The Accidental Patriot, The Lamentable Tragedy of The Pirate Desmond Connelly, Irish by Birth, English by Blood and American by Inclination, is opening this weekend in
Pertinent Logistical information is at The Accidental Patriot's Website or Stolen Chair's Website
I was lucky enough to interview John Stancato, to Co-Artistic Director of the Stolen Chair Theatre Company, and he answered some questions for you, mateys, posed by me. Yarr.
The Pirateologist General (TPG): As a theatre lab "dedicated to theft, recycling and re-examination of historical performance styles" it's obvious that such a briganding theme was bound to cross your bow, but what was the inspirational moment that led you to create The Accidental Patriot…?
John Stancato (JS): In 2005 we launched the CineTheatre Tetralogy, a 4 year mission to adapt 4 classic American film styles for the stage. This series began with The Man Who Laughs, a live silent film for the stage inspired by the Victor Hugo of the same name. Last year we presented Kill Me Like You Mean It, an absurdist film noir for the stage. We had originally wanted the third installment to be a beach movie for the stage and though that idea was soon abandoned, we did find ourselves attracted to the technicolor escapism that something like that could offer. A friend of the company, Mark Killian, suggested we check out the classic swashbucklers of the 1930s. A few of the core company members rented Captain Blood, The Sea Hawk, and The Adventures of Robin Hood and the deal was sealed. From the very first frame of The Sea Hawk, it was totally apparent to all of us that a swashbuckler was impossible to perform on stage. And that is why we had to do it! :)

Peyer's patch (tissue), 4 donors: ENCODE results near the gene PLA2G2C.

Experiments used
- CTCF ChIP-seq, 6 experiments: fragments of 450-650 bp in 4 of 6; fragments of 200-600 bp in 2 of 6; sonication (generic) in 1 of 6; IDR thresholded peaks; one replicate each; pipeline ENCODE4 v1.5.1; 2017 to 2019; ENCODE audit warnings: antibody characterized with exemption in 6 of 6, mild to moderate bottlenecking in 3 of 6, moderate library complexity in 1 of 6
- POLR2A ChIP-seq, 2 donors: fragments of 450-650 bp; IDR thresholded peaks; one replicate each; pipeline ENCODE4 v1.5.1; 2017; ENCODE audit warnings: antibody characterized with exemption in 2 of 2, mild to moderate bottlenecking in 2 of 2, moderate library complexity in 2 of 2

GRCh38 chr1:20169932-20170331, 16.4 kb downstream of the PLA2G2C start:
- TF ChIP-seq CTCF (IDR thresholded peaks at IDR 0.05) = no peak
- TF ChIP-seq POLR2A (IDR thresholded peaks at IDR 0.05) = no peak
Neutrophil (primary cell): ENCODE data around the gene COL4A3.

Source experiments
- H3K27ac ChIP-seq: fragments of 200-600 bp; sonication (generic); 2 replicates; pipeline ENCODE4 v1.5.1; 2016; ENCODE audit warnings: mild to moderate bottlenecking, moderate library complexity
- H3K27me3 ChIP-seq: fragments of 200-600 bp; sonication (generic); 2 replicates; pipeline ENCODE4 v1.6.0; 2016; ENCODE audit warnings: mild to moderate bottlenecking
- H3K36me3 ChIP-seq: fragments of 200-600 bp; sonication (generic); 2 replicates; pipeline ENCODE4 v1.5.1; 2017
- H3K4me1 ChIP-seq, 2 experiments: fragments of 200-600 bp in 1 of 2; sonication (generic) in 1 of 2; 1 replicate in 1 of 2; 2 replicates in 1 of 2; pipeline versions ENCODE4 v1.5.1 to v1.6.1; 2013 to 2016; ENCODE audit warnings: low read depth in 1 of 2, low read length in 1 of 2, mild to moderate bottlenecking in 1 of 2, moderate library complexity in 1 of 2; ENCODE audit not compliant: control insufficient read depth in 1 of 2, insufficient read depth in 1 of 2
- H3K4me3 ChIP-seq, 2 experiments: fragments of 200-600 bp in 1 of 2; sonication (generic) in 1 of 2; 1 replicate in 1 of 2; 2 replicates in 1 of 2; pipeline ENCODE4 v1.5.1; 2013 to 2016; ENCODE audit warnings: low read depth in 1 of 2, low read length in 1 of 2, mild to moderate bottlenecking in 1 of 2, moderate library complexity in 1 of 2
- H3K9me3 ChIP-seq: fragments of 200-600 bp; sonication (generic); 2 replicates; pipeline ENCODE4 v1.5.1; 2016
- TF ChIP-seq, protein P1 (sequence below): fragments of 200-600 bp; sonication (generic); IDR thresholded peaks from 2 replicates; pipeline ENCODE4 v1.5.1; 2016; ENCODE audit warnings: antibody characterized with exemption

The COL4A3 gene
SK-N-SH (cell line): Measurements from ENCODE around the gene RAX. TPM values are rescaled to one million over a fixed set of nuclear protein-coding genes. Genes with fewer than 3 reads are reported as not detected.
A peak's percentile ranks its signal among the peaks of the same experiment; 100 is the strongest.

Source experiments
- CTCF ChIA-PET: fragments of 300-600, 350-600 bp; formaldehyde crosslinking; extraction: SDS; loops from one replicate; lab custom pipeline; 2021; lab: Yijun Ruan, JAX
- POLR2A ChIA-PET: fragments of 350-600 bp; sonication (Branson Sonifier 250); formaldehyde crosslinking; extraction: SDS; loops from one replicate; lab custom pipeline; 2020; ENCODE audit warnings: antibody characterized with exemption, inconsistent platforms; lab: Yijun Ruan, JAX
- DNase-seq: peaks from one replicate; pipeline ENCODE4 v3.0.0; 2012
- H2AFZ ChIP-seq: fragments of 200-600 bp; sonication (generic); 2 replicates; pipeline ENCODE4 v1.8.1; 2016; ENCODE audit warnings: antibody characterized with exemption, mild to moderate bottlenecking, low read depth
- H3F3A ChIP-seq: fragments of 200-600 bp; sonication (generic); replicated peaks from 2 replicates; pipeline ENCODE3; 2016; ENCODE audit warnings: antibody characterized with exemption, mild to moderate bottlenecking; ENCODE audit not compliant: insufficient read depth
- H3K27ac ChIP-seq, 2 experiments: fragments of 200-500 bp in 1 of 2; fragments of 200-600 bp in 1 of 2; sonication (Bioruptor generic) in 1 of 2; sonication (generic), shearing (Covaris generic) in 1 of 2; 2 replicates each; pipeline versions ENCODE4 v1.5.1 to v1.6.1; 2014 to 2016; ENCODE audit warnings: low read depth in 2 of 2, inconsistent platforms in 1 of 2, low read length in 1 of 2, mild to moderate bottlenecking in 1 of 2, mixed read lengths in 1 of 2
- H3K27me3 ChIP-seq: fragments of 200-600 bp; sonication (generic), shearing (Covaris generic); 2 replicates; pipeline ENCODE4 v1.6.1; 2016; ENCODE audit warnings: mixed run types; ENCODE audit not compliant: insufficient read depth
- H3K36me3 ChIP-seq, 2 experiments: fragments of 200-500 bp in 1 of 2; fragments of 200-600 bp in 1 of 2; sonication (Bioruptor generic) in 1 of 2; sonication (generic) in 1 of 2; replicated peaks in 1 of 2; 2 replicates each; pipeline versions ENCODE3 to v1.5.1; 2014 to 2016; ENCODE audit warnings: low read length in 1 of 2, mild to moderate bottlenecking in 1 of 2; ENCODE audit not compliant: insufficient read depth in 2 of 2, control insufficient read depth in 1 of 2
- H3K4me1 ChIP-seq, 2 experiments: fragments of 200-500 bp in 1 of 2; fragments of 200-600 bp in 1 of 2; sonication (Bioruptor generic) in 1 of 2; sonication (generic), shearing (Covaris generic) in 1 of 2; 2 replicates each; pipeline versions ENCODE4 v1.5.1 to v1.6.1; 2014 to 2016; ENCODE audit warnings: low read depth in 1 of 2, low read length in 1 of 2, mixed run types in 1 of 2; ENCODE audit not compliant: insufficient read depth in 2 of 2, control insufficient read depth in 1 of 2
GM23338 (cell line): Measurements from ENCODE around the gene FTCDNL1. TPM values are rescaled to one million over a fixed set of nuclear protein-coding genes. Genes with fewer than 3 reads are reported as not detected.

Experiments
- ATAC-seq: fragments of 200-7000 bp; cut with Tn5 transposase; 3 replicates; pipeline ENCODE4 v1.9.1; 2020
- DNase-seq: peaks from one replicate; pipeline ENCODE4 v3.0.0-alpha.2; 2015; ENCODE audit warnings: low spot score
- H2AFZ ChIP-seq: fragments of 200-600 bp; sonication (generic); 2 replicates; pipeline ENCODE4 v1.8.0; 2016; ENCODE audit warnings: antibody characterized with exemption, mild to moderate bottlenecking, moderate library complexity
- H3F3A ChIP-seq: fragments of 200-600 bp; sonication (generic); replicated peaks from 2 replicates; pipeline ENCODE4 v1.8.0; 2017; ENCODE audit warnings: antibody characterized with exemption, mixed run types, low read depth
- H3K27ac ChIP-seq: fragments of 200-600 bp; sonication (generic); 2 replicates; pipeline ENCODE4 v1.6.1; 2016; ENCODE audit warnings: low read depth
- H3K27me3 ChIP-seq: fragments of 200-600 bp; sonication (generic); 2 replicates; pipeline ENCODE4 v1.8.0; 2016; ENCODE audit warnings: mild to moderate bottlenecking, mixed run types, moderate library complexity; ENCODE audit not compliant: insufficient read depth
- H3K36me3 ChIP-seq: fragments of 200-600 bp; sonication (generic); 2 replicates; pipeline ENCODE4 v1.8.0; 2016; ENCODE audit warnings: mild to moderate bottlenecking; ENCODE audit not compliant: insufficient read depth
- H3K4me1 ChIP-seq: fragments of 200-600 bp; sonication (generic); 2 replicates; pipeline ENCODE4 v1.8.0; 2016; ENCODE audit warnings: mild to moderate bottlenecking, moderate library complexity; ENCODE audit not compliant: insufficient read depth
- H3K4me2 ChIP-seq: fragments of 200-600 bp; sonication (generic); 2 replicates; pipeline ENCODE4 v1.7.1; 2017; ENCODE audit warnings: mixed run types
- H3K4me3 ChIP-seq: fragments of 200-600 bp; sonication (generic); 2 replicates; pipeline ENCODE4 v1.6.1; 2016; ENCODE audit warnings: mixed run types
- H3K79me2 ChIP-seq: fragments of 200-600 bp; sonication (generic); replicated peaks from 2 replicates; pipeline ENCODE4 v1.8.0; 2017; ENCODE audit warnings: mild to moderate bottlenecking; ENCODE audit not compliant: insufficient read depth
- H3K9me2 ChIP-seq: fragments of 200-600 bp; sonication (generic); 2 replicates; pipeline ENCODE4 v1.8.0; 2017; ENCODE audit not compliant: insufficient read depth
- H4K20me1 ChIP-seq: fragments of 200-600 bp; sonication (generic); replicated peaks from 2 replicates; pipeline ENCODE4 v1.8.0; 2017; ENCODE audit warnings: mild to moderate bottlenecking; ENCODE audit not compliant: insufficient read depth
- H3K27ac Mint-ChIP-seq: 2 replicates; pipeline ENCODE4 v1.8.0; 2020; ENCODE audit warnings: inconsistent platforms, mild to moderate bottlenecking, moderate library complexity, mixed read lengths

TPG: What are your personal favorite pirate movies? What just makes you stand up and scream Arrrrr?
JS: I'm really drawn to the two Errol Flynn pirate flix I mentioned above, primarily because his character in both of those is a reluctant/conflicted pirate, much like Orlando Bloom's character in the first of the Pirates of the Caribbean trilogy. We also spent some time researching the biographies of Captain Kidd and John Paul Jones, two former pirates who tried to go clean.When the pirate actually struggles with his piratical identity, one gets such a clear glimpse at how exactly, piracy queers a pirate in his relation to mainstream norms. We see how he is outside the bounds of traditional masculinity, class, and national identities.
TPG: As kids did you play pirate? If so, tell me about it, what was your experience with piracy as children? Did any of you build a refrigerator sailing ship and take on passersby to steal their doubloons?
JS: I totally missed out on pirate playtime as a kid. Now that we've got 15 cutlasses and a giant jungle gym of a set with swinging ropes, cargo nets, and sails I keep getting into trouble with the rest of the cast and crew because I wanna play! On some level, one of the purest pleasures of directing this show (and, hopefully, watching it) is the opportunity to sit and marvel as 18 tremendously talented performers get to recapture their youth and play pirate.